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Commission along the lines embodied in the bill recently passed by the House of Representatives and now awaiting action by the Senate; in order that the Commission may be enabled to deal with the many great and various duties now devolving upon it with a promptness and thoroughness which are with its present constitution and means of action practically impossible.
Second, the establishment of an eight-hour day as the legal basis alike of work and of wages in the employment of all railway employees who are actually engaged in the work of operating trains in interstate transportation.
Third, the authorization of the appointment by the President of a small body of men to observe the actual results in experience of the adoption of the eight-hour day in railway transportation alike for the men and for the railroads; its effects in the matter of operating costs, in the application of the existing practices and agreements to the new conditions, and in all other practical aspects, with the provision that the investigators shall report their conclusions to the Congress at the earliest possible date, but without recommendation as to legislative action; in order that the public may learn from an unprejudiced source just what actual developments have ensued.
Fourth, explicit approval by the Congress of the consideration by the Interstate Commerce Commission of an increase of freight rates to meet such additional expenditures by the railroads as may have been rendered necessary by the adoption of the eight-hour day and which have not been offset by administrative readjustments and economies, should the facts disclosed justify the increase.
Fifth, an amendment of the existing federal statute which provides for the mediation, conciliation, and arbitration of such controversies as the present by adding to it a provision that in case the methods of accommodation now provided for should fail, a full public investigation of the merits of every such dispute shall be instituted and completed before a strike or lockout may lawfully be attempted.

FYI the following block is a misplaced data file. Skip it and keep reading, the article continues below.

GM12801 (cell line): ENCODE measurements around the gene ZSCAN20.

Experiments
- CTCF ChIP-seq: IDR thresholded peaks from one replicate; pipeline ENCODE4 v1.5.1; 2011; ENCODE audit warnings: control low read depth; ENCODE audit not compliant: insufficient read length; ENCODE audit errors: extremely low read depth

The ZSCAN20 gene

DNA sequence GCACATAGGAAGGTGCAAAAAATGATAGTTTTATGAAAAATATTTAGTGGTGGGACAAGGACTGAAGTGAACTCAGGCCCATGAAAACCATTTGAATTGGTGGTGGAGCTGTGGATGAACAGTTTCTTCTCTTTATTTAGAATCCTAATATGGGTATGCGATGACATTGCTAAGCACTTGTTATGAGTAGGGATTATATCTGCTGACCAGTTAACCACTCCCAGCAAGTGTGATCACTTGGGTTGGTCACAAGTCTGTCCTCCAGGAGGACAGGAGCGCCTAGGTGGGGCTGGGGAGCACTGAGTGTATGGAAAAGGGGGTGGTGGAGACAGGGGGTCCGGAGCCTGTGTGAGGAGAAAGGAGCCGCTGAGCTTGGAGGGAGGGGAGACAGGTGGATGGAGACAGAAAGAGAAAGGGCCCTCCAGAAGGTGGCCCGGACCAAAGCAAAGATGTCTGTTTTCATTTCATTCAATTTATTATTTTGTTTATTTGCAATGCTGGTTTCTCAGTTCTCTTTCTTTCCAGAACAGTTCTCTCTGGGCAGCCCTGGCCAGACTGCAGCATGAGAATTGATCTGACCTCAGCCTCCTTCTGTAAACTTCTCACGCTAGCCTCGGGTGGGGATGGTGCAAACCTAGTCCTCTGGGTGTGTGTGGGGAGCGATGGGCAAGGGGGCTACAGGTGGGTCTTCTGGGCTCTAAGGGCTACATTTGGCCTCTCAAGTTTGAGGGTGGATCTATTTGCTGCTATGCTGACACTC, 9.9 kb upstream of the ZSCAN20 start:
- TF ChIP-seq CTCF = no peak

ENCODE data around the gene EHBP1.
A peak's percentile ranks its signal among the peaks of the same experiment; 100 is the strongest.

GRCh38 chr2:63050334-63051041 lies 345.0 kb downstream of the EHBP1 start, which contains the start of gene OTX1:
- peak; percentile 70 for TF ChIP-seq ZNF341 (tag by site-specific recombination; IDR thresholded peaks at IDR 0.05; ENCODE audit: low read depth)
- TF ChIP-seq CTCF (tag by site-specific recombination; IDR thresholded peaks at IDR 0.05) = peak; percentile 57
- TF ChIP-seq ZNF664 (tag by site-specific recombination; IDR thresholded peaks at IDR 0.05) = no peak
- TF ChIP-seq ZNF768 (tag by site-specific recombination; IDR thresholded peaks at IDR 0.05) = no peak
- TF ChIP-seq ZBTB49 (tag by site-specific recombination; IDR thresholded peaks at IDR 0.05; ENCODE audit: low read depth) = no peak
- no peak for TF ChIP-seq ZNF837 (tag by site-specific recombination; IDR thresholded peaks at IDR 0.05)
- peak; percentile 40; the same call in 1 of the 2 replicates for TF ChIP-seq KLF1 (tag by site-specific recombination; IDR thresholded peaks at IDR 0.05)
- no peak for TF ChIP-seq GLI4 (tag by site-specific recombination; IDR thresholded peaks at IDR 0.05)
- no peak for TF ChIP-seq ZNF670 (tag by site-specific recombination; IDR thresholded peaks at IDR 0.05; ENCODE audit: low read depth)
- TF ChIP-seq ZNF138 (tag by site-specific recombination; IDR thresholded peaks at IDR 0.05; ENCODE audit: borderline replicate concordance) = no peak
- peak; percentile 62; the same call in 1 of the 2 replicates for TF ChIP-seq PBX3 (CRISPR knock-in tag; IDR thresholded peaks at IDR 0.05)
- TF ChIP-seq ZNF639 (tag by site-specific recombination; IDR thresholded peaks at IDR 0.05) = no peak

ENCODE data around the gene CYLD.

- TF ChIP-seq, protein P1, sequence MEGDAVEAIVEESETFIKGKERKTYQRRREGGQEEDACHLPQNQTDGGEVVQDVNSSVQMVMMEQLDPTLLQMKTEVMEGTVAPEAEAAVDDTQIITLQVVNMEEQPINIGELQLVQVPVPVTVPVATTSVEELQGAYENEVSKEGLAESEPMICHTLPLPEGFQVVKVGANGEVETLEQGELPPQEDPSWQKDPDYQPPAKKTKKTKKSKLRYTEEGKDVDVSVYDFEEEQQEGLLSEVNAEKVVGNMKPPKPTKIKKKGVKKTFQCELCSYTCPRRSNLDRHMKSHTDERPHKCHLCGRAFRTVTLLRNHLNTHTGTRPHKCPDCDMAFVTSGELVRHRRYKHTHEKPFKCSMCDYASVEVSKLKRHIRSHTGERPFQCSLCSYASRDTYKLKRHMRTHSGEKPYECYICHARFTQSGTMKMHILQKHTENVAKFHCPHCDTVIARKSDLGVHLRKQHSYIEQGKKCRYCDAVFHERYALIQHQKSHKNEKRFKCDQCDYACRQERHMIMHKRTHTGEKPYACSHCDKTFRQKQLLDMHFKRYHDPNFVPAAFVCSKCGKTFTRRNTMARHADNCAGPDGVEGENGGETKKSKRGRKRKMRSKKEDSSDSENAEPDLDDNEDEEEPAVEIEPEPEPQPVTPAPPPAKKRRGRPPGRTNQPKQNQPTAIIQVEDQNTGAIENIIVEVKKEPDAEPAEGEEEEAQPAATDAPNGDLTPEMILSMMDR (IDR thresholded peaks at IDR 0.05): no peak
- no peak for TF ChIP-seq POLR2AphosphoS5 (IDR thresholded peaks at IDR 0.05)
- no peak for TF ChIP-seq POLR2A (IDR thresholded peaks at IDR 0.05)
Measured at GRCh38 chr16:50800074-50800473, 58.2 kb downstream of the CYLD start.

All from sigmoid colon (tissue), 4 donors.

And, sixth, the lodgement in the hands of the Executive of the power, in case of military necessity, to take control of such portions and such rolling stock of the railways of the country as may be required for military use and to operate them for military purposes, with authority to draft into the military service of the United States such train crews and administrative officials as the circumstances require for their safe and efficient use.
This last suggestion I make because we cannot in any circumstances suffer the nation to be hampered in the essential matter of national defense. At the present moment circumstances render this duty particularly obvious. Almost the entire military force of the nation is stationed upon the Mexican border to guard our territory against hostile raids. It must be supplied, and steadily supplied, with whatever it needs for its maintenance and efficiency. If it should be necessary for purposes of national defense to transfer any portion of it upon short notice to some other part of the country, for reasons now unforeseen, ample means of transportation must be available, and available without delay. The power conferred in this matter should be carefully and explicitly limited to cases of military necessity, but in all such cases it should be clear and ample.
There is one other thing we should do if we are true champions of arbitration. We should make all arbitral awards judgments by record of a court of law in order that their interpretation and enforcement may lie, not with one of the parties to the arbitration, but with an impartial and authoritative tribunal.
These things I urge upon you, not in haste or merely as a means of meeting a present emergency, but as permanent and necessary additions to the law of the land, suggested, indeed, by circumstances we had hoped never to see, but imperative as well as just, if such emergencies are to be prevented in the future. I feel that no extended
argument is needed to commend them to your favorable consideration. They demonstrate themselves. The time and the occasion only give emphasis to their importance. We need them now and we shall continue to need them.
[editorial Note: In response to this Address, Congress passed the Adamson bill, and the President signed it on September 3. It enacted into law only two of the recommendations—the eight-hour day and the authorization of a commission to study the matter and report to Congress. The eight-hour law provides for a standard eight-hour work day for railway train employees, and for payment for overtime at not less than the pro-rata rate. The railway employees had demanded time and one-half for all overtime. The opposition contended that the effect of the law was not to shorten hours of work, but rather to increase wages. The statute was, however, upheld by the Supreme Court, by a 5 to 4 decision.]